NEW YORK (CNS) — New York Cardinal Timothy M. Dolan said he couldn’t think of “a better place to be” than St. Patrick’s Cathedral “on this somber anniversary” of the 9/11 terrorist attacks.
He shared his sentiments in opening remarks at a morning Mass he offered Sept. 11 at the cathedral to members of the New York City Fire Department and to families of firefighters who perished on 9/11.
“My welcome to all of you this morning is especially heartfelt and fervent,” the cardinal said in his homily.
“While the entirety of this one nation under God observes this two-decade anniversary of the 9/11 tragedy, you all have a special claim to it,” he added.
“You, FDNY, were there. You, FDNY, lost cherished colleagues — 343,” the cardinal said. “You, FDNY, ask the questions … in your duty to save, rescue and protect.”
“And you, beloved families — how much we love you — realized that day, that the day you had long dreaded, the phone call you often feared, the supreme loss you knew was part of the package, had arrived all at once.
“So you are all very much at home here at St. Patrick’s, folks,” he said.
“This happens to be where we come to sob, to remember with reverence and gratitude, to recall with love those we gave away that day.”
The cathedral, he continued, is where we come to hear the inspired word of God, especially the teaching of Christ.
“This is where we come to bow heads, to whisper a prayer, to dry a tear, to fight off a lump in the throat, to light a candle and realize we’re not alone. God is with us, family, friends, community, Mother Church, is with us.”
At a 9/11 remembrance Mass Sept. 8 at the Cathedral Basilica of the Sacred Heart in Newark, New Jersey, Cardinal Joseph W. Tobin reminded the congregation that what happened 20 years ago was more than a national tragedy. For many in the local area, it was personal, he said.
The terrorist attacks directly impacted New Jersey families and residents who “had no idea that morning they were saying a final goodbye to someone whose loss would rip out their hearts,” the cardinal said in his homily.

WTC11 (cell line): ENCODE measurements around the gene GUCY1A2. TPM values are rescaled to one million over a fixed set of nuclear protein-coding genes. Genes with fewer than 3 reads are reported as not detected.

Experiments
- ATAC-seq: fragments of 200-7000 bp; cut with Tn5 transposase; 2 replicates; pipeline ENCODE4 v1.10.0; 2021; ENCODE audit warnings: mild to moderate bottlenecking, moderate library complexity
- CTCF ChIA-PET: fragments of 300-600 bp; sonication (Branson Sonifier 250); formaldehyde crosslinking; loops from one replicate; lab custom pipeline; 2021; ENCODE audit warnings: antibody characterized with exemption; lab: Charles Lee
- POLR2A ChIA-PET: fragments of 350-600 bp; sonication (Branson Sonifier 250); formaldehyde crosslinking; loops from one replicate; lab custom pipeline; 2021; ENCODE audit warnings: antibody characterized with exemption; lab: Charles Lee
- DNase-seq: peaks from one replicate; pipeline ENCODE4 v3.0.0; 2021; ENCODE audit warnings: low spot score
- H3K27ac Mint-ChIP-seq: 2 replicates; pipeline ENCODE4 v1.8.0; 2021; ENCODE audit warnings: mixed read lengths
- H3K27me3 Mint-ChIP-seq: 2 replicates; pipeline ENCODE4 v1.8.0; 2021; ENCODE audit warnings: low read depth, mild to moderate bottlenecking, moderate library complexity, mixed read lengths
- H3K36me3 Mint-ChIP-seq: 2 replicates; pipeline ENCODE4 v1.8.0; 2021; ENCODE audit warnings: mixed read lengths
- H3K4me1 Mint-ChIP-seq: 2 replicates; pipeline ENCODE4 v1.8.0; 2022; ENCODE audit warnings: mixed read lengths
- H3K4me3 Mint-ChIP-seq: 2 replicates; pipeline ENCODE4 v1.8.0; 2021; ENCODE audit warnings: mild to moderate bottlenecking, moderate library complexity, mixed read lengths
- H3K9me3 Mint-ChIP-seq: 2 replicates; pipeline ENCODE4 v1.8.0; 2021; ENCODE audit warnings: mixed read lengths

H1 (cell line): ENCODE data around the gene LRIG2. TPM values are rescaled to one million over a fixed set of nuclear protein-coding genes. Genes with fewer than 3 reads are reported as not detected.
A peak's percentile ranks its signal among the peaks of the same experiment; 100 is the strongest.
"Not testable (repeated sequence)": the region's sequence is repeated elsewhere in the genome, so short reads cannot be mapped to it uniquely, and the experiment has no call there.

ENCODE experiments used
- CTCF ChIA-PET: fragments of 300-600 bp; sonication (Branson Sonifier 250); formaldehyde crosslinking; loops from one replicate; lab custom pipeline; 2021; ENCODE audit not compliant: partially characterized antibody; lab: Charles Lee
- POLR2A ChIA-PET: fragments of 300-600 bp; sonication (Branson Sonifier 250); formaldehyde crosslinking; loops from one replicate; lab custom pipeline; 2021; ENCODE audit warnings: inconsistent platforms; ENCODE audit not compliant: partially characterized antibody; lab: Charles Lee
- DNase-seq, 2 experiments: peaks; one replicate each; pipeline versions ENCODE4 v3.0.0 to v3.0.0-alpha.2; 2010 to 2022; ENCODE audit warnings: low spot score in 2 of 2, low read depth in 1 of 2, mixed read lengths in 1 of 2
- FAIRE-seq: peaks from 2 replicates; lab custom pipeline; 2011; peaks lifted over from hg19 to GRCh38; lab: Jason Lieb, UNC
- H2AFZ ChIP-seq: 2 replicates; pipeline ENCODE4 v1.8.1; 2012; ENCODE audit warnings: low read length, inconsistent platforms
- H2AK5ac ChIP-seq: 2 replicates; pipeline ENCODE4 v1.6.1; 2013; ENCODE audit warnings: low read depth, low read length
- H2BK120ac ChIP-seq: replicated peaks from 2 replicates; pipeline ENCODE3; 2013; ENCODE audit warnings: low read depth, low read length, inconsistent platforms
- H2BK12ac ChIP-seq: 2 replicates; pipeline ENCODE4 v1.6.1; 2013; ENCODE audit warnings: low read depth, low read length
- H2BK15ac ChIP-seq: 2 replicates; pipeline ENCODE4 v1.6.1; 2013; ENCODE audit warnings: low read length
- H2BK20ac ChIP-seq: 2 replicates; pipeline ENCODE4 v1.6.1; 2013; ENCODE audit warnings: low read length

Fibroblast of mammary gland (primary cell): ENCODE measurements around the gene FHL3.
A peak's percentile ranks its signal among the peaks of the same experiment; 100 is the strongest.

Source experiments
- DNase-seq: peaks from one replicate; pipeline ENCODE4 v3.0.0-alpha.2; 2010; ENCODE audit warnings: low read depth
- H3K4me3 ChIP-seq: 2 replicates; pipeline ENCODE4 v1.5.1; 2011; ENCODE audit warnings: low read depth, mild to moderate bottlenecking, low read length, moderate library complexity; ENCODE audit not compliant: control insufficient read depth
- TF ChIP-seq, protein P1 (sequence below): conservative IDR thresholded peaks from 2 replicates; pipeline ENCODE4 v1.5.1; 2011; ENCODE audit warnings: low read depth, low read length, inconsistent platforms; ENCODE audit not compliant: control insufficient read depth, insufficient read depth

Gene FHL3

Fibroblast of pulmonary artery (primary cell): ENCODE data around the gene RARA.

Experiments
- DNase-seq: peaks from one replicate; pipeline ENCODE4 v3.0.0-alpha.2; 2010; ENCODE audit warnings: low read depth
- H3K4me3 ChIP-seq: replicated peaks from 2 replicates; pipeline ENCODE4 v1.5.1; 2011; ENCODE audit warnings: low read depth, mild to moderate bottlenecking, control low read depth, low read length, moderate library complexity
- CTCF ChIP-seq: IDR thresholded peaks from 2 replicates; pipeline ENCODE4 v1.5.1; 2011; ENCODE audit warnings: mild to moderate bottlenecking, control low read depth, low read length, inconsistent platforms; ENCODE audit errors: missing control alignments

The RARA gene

Some of those who lost loved ones in the World Trade Center attack were at the Mass.
During a Sept. 11 Mass for firefighters at the Co-Cathedral of St. Joseph in Brooklyn, Bishop Nicholas DiMarzio of Brooklyn said: “Remembrance is important, but even more important is our communion with those who have gone before us in death. Life has many, many difficult moments. We live our life for God and for other people.”
He also told the firefighters that as they continue their journey they should ask God to be with them and “as we remember those who have gone before us, that we will be as brave as them as we follow our life’s mission.”
Washington Cardinal Wilton D. Gregory, the principal celebrant and homilist of the Sept. 11 Mass at St. Patrick’s in Washington, said the anniversary of the terrorist attacks is a time to “pause to remember the thousands of people whose lives were lost and their families who still grieve,” and also an opportunity to “recall the extraordinary dedication of first responders and even ordinary citizens.”
He said the anniversary is not “simply a moment for deep national mourning, but it is also simultaneously a time for deep hope and pride in the courage and the strength of our nation.”
At the beginning of the Mass, Father Andrew Wakefield, pastor of St. Patrick’s, said: “It is hard to believe we are 20 years removed from that day when the world changed.”
“As we saw the very worst of humanity that day, we also saw the very best of humanity” in how first responders and others raced to assist those harmed in the attacks, he said.